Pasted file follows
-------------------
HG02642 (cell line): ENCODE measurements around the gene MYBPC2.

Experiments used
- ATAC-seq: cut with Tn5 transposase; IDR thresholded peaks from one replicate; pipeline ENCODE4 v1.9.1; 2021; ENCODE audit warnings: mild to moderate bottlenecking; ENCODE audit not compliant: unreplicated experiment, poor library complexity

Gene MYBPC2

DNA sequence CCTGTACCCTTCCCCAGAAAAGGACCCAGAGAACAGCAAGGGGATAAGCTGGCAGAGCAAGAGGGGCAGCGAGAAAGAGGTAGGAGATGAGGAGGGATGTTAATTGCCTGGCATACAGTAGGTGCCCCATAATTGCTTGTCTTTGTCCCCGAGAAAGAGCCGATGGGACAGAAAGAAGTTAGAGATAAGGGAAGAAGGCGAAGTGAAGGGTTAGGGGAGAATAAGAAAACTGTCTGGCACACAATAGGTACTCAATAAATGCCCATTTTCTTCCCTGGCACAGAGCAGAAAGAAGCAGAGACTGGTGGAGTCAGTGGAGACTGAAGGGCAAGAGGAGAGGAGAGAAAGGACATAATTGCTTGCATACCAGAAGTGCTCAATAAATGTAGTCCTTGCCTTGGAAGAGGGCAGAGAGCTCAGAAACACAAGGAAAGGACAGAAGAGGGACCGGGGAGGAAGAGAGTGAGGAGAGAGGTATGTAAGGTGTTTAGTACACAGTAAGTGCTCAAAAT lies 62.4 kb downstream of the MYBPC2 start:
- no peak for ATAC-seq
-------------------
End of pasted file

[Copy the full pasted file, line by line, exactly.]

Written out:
HG02642 (cell line): ENCODE measurements around the gene MYBPC2.

Experiments used
- ATAC-seq: cut with Tn5 transposase; IDR thresholded peaks from one replicate; pipeline ENCODE4 v1.9.1; 2021; ENCODE audit warnings: mild to moderate bottlenecking; ENCODE audit not compliant: unreplicated experiment, poor library complexity

Gene MYBPC2

DNA sequence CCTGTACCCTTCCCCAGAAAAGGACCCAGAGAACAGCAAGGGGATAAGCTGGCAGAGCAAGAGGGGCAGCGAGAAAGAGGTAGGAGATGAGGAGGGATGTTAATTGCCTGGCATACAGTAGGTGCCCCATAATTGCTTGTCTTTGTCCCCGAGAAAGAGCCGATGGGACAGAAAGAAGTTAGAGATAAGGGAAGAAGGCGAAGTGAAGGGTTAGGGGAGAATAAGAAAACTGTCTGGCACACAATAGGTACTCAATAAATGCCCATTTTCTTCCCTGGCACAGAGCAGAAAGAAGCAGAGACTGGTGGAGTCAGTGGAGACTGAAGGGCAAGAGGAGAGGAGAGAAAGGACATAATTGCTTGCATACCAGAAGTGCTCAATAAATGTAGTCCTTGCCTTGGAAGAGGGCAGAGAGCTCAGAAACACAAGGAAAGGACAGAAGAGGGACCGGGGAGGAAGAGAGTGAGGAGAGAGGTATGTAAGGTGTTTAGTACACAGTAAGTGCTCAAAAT lies 62.4 kb downstream of the MYBPC2 start:
- no peak for ATAC-seq